Pfizer Global Research & Development, Michigan Laboratories, Ann Arbor, MI 48105, USA.

We report the SAR around a series of 2,4-diaminopyrimidine-5-carboxamide inhibitors of Sky kinase. 2-Aminophenethyl analogs demonstrate excellent potency but moderate kinase selectivity, while 2-aminobenzyl analogs that fill the Ala571 subpocket exhibit good inhibition activity and excellent kinase selectivity.
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http://dx.doi.org/10.1016/j.bmcl.2012.12.013DOI Listing
February 2013

Novel and selective spiroindoline-based inhibitors of Sky kinase.

Bioorg Med Chem Lett 2012 Jan 16;22(1):190-3. Epub 2011 Nov 16.

Pfizer Global Research & Development, Michigan Laboratories, Ann Arbor, MI 48105, USA.

We report the discovery of a novel series of spiroindoline-based inhibitors of Sky kinase that bind in the ATP-binding site and exhibit high levels of kinome selectivity through filling the Ala571-subpocket. These inhibitors exhibit moderate oral bioavailability in the rat due to low absorption across the gut wall.
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http://dx.doi.org/10.1016/j.bmcl.2011.11.036DOI Listing
January 2012

Simple idea to generate fragment and pharmacophore descriptors and their implications in chemical informatics.

Authors:
Cornel Catana

J Chem Inf Model 2009 Mar;49(3):543-8

Drug Discovery Informatics, EMD Serono, 1 Technology Place, Rockland, Massachusetts 02370, USA.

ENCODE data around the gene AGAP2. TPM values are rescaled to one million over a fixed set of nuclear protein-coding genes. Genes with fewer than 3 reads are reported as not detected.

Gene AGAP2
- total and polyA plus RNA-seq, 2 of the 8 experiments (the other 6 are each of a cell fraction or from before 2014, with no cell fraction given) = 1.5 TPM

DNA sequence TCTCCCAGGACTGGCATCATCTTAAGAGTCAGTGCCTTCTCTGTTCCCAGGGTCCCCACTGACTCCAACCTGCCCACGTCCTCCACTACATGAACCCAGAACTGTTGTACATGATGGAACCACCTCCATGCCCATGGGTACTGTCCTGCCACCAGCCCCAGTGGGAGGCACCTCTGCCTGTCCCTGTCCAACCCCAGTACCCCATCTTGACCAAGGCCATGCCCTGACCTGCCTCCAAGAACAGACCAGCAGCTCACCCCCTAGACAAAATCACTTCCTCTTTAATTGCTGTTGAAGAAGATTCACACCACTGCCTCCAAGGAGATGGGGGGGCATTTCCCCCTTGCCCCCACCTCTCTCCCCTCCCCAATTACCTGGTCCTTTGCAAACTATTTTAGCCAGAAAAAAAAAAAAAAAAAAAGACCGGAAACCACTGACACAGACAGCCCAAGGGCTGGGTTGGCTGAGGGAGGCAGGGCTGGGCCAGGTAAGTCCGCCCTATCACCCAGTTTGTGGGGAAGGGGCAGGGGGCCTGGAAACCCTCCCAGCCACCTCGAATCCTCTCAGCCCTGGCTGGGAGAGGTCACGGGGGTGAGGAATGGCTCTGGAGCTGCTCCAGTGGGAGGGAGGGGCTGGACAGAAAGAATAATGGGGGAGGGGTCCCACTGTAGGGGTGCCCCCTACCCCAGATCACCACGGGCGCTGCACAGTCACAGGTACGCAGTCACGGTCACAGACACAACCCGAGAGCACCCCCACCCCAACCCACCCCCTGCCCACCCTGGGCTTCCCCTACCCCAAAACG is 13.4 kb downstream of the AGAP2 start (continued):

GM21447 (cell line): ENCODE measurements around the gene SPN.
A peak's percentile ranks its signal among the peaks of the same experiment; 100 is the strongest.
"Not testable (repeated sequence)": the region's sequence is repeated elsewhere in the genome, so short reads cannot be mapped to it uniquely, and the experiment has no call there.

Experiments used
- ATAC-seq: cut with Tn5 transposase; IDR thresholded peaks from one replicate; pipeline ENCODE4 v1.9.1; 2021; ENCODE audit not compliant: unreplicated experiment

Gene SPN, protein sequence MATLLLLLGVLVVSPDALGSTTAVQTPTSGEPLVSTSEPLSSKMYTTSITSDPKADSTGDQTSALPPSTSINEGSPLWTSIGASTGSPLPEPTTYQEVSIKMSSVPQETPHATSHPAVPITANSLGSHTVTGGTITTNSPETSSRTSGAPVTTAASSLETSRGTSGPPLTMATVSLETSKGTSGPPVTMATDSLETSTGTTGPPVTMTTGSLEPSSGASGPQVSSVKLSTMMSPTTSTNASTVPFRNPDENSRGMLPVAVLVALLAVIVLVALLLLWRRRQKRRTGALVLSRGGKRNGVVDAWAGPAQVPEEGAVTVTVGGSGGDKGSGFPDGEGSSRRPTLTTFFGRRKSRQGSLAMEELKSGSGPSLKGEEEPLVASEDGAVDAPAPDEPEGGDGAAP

Using a well-defined set of fragments/pharmacophores, a new methodology to calculate fragment/ pharmacophore descriptors for any molecule onto which at least one fragment/pharmacophore can be mapped is presented. To each fragment/pharmacophore present in a molecule, we attach a descriptor that is calculated by identifying the molecule's atoms onto which it maps and summing over its constituent atomic descriptors. The attached descriptors are named C-fragment/pharmacophore descriptors, and this methodology can be applied to any descriptors defined at the atomic level, such as the partition coefficient, molar refractivity, electrotopological state, etc. By using this methodology, the same fragment/pharmacophore can be shown to have different values in different molecules resulting in better discrimination power. As we know, fragment and pharmacophore fingerprints have a lot of applications in chemical informatics. This study has attempted to find the impact of replacing the traditional value of "1" in a fingerprint with real numbers derived form C-fragment/pharmacophore descriptors. One way to do this is to assess the utility of C-fragment/ pharmacophore descriptors in modeling different end points. Here, we exemplify with data from CYP and hERG. The fact that, in many cases, the obtained models were fairly successful and C-fragment descriptors were ranked among the top ones supports the idea that they play an important role in correlation. When we modeled hERG with C-pharmacophore descriptors, however, the model performances decreased slightly, and we attribute this, mainly to the fact that there is no technique capable of handling multiple instances (states). We hope this will open new research, especially in the emerging field of machine learning. Further research is needed to see the impact of C-fragment/pharmacophore descriptors in similarity/dissimilarity applications.